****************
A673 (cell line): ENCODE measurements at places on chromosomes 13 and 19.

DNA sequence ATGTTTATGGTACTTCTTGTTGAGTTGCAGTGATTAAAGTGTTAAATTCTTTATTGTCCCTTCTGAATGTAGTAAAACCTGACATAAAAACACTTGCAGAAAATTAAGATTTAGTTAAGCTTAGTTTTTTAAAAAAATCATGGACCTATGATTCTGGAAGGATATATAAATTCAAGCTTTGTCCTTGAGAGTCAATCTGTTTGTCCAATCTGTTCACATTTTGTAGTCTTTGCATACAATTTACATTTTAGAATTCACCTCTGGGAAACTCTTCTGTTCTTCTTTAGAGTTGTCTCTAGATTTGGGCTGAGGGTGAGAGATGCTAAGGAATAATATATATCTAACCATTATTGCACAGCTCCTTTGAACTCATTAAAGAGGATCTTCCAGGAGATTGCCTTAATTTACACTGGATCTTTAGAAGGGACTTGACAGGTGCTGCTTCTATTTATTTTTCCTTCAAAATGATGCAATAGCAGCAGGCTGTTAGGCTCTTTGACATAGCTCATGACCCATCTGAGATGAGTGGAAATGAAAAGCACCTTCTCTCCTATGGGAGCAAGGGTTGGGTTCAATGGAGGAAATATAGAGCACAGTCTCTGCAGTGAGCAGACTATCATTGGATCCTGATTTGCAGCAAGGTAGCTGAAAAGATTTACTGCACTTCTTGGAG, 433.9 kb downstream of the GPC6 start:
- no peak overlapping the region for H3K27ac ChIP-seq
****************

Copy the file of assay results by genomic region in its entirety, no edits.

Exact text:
A673 (cell line): ENCODE measurements at places on chromosomes 13 and 19.

DNA sequence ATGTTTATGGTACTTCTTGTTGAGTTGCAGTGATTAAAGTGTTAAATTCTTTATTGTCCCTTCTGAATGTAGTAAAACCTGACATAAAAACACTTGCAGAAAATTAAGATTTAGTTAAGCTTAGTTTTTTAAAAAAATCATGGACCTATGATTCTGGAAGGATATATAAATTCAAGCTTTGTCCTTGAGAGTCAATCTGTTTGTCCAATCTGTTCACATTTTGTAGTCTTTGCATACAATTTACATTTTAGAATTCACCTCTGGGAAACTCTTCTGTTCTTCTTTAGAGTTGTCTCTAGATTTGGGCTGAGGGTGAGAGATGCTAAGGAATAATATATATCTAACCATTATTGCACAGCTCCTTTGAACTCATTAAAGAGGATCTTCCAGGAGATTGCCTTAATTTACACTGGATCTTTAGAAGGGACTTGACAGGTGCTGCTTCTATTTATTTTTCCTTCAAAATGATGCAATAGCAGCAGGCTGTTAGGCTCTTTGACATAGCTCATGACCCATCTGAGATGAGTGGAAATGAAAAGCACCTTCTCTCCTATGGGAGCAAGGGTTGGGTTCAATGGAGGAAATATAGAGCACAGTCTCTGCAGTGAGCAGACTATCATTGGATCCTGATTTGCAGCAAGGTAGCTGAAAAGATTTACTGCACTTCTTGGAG, 433.9 kb downstream of the GPC6 start:
- no peak overlapping the region for H3K27ac ChIP-seq